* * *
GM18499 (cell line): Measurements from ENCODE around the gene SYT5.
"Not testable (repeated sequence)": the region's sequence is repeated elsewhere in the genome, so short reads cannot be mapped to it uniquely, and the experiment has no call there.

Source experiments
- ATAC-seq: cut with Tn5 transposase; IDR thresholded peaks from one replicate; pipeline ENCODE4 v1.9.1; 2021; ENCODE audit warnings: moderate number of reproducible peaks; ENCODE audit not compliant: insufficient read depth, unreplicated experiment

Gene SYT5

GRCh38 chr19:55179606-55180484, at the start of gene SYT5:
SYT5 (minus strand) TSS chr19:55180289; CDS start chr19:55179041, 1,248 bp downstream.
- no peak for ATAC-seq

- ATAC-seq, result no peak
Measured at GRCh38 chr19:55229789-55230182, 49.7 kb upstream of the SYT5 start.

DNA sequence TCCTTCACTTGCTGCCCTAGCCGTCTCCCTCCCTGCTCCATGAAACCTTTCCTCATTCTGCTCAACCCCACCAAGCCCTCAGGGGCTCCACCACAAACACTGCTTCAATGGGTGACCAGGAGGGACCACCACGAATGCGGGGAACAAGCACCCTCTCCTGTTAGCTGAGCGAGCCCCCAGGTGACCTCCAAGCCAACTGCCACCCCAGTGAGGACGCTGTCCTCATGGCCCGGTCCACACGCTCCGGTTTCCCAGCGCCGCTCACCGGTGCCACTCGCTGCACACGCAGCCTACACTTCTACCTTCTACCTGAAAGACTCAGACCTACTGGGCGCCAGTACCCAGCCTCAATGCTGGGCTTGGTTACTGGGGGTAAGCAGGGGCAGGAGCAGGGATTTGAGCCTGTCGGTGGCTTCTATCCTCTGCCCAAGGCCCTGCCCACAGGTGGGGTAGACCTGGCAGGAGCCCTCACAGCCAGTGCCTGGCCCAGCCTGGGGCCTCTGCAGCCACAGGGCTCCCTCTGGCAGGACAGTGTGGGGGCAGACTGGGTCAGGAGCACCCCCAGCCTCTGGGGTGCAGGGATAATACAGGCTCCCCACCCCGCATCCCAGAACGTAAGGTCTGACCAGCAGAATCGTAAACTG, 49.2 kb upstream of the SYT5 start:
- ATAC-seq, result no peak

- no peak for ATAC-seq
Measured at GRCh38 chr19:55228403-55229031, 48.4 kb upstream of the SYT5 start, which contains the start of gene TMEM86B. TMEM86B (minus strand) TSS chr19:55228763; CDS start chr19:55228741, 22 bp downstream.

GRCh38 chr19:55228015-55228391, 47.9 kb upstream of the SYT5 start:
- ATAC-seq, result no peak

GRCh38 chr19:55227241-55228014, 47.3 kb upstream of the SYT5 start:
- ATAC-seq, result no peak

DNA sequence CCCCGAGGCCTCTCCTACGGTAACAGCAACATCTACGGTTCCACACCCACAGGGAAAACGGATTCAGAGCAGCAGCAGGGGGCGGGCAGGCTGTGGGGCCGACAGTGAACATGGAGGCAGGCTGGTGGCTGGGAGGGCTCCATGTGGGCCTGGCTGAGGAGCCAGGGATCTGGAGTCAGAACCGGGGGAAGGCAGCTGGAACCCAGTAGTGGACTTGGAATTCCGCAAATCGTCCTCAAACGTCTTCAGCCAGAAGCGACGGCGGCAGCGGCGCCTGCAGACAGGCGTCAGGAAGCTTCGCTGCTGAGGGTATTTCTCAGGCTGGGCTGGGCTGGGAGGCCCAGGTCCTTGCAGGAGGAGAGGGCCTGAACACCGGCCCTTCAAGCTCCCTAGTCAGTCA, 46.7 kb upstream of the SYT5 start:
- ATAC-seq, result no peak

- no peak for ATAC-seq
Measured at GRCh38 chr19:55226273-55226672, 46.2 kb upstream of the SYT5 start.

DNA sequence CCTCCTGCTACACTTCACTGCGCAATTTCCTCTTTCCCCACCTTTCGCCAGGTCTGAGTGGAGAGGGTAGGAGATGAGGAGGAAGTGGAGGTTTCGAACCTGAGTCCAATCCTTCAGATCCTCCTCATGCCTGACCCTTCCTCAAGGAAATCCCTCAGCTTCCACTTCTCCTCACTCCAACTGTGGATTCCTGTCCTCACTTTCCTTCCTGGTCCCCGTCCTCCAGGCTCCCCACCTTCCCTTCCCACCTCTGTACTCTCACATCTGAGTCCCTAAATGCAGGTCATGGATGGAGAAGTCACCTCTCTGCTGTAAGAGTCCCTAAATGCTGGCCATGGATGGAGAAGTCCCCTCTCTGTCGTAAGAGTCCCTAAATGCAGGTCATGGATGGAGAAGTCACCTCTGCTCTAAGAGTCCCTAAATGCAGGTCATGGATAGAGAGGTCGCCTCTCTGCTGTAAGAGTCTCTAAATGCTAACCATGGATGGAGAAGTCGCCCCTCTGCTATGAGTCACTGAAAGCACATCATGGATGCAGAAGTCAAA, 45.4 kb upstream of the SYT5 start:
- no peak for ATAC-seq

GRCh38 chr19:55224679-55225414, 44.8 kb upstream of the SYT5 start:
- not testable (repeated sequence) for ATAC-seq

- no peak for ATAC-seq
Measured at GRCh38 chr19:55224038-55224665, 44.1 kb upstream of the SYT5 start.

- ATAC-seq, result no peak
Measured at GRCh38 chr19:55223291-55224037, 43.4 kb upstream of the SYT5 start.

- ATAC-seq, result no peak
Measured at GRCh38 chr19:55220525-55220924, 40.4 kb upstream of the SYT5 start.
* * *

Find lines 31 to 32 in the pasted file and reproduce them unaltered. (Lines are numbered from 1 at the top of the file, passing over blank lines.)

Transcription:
- ATAC-seq, result no peak
Measured at GRCh38 chr19:55220525-55220924, 40.4 kb upstream of the SYT5 start.